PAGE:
It’s time to continue telling about things I experienced when I lived in Japan! On November 14, 2012 I went with my school on a school trip to Kamakura and Enoshima. We went there by bus – 6 or 8 buses were needed to fit us all. Kamakura is some distance from Tokyo, so we didn’t arrive until 9:30 am. It was a lovely day! So lovely that I removed my jacket around noon and was okay wearing just two layers of thin tops. I enjoyed the perfect temperature (imagine early Swedish autumn, sunny and still rather warm, even though the wind can be chilly) while many of my classmates were freezing…
Our first stop was the beach in Kamakura. We enjoyed the views, chatted with friends and teachers, took photos… Then we continued to the shrines. There are many famous shrines in Kamakura, but we visited two. First we visited Kotoku-in which is famous for the Giant Buddha. Just inside the entrance to the shrine there was a beautiful garden. Then we walked up to the Buddha. We took some photos around it and then some of us went inside it as well.
The Giant Buddha was built in the year 1252. It’s made of bronze and represents Amida Buddha. At the beginning it was placed inside a wooden building, but the building was destroyed by a tsunami at the end of the 15th century. Since then the statue has stood outside. The statue is 13.35 meters high including the base (11.3 meters without the base) and weighs 121 tonnes (source: the website of the shrine). Behind the Buddha there is another garden. There is also a secondary shrine called Kangetsudo Hall.
Then we continued to the Tsurugaoka Hachimangu shrine, which is the most important shrine in Kamakura. It was founded by Minamoto Yoriyoshi in the year 1063 and was moved to its current location by Minamoto Yoritomo in the year 1180. The shrine is dedicated to Hachiman, the patron god of the Minamoto family and of samurai in general.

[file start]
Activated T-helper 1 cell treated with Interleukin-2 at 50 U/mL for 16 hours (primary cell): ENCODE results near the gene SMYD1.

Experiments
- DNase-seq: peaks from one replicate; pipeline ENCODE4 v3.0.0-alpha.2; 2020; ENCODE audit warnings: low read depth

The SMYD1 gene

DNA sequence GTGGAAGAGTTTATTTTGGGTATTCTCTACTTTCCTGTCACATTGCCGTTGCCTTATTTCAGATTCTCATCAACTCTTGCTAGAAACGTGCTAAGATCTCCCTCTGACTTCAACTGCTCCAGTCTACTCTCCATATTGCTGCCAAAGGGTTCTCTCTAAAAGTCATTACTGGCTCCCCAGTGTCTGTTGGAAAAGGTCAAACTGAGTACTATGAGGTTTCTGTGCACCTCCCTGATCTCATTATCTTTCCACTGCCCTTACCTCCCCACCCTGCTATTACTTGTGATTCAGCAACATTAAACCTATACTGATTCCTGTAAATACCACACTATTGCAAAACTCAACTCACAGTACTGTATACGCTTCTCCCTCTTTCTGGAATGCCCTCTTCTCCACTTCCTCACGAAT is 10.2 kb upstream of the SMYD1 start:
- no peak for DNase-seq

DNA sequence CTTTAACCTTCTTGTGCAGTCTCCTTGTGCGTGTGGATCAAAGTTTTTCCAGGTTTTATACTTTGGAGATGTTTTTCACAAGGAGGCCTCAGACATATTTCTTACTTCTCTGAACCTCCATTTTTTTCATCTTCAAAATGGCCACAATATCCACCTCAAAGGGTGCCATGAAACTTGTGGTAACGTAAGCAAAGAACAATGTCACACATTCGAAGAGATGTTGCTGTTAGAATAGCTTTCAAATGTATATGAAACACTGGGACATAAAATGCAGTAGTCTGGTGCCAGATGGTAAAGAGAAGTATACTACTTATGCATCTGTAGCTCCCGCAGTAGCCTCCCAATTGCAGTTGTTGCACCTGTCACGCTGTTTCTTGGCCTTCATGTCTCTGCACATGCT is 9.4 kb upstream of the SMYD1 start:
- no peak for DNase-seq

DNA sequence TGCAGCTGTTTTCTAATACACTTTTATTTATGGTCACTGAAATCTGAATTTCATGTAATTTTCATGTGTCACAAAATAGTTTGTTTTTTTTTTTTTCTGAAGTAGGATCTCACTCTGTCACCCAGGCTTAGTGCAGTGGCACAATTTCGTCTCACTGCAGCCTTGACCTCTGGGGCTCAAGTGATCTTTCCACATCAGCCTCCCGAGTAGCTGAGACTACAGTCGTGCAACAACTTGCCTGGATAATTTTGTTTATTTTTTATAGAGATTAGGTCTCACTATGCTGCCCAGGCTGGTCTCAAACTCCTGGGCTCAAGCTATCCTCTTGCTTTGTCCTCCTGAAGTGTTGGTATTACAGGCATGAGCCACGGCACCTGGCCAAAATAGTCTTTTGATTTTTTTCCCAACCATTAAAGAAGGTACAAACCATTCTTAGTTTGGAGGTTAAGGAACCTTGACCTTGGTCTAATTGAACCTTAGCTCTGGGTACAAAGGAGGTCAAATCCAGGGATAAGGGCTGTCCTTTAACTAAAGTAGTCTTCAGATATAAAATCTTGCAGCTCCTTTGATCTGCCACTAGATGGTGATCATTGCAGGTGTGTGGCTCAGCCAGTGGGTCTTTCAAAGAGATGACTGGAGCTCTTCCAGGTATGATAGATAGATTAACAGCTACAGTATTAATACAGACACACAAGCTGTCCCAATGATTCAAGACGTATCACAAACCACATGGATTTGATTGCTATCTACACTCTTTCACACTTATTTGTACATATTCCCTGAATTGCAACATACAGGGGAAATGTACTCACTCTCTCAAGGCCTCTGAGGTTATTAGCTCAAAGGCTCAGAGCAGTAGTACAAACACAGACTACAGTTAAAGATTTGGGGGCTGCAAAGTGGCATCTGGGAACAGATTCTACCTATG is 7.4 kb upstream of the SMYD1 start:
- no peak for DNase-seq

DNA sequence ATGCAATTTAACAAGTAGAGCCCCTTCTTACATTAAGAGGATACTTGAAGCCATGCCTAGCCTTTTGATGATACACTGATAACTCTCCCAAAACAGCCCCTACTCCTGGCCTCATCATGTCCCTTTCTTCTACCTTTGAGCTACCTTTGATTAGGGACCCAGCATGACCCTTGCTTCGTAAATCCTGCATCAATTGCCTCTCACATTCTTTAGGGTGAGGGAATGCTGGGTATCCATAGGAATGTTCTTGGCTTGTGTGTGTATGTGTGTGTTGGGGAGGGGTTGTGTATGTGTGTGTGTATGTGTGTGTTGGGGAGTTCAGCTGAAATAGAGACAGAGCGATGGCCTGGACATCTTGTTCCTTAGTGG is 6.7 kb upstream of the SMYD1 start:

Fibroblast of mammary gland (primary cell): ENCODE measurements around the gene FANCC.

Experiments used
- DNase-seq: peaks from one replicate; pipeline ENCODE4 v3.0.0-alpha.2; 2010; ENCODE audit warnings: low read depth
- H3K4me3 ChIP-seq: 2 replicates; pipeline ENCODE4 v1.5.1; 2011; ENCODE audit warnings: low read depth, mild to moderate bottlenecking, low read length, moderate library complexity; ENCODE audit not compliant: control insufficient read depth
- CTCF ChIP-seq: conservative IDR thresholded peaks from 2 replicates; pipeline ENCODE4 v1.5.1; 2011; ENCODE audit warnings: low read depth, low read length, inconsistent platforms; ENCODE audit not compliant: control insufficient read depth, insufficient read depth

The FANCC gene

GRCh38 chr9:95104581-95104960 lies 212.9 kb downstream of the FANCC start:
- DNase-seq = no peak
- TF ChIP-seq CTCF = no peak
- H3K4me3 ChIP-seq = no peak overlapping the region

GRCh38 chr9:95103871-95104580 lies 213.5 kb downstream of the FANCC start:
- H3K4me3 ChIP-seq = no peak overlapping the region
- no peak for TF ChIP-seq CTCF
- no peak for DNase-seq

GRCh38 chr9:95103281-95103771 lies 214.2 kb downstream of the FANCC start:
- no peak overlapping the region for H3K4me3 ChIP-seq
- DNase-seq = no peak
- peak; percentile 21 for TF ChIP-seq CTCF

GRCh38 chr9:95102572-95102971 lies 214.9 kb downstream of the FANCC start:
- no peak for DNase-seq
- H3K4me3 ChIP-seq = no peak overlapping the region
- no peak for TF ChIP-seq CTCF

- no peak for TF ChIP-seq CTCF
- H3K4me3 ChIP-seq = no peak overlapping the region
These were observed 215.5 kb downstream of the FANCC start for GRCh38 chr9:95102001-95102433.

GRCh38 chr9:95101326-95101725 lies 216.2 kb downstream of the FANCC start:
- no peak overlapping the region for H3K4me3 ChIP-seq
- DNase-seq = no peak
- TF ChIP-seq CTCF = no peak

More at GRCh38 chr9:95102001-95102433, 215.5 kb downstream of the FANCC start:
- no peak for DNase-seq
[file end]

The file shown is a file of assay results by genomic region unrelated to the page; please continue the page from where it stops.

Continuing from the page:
The shrine is located on top of a long stair. Beneath the stairs there is a stage for dancing, music and noh performances. There is also a smaller secondary shrine on the right hand side of the stairs. Inside the main shrine is a small museum.
At the entrance of the shrine are two ponds. One has three islands and represents the Minamoto Clan, the other has four islands and represents the Taira Clan, who were the arch enemies of the Minamoto Clan.
I liked visiting Japanese shrines. They are often so beautiful, and there is a special kind of tranquility at those places, even if they are located in the middle of a big, hectic city. These two shrines are very famous, and I’m happy I got the chance to visit them.
Before we continued on our trip, we were allowed to stroll a famous shopping street for a while. Then we went to the island Enoshima just outside of Kamakura. There are many things to see on Enoshima as well, but at this time both me and my friend were tired of walking around a lot. So we stayed down by the sea, slowly strolled among the souvenir shops and only ventured a short distance up the mountain on the island. But I decided that I would go back to Enoshima a second time, to explore the rest of the island. It was so beautiful!
Finally, here are some photos I took during the day.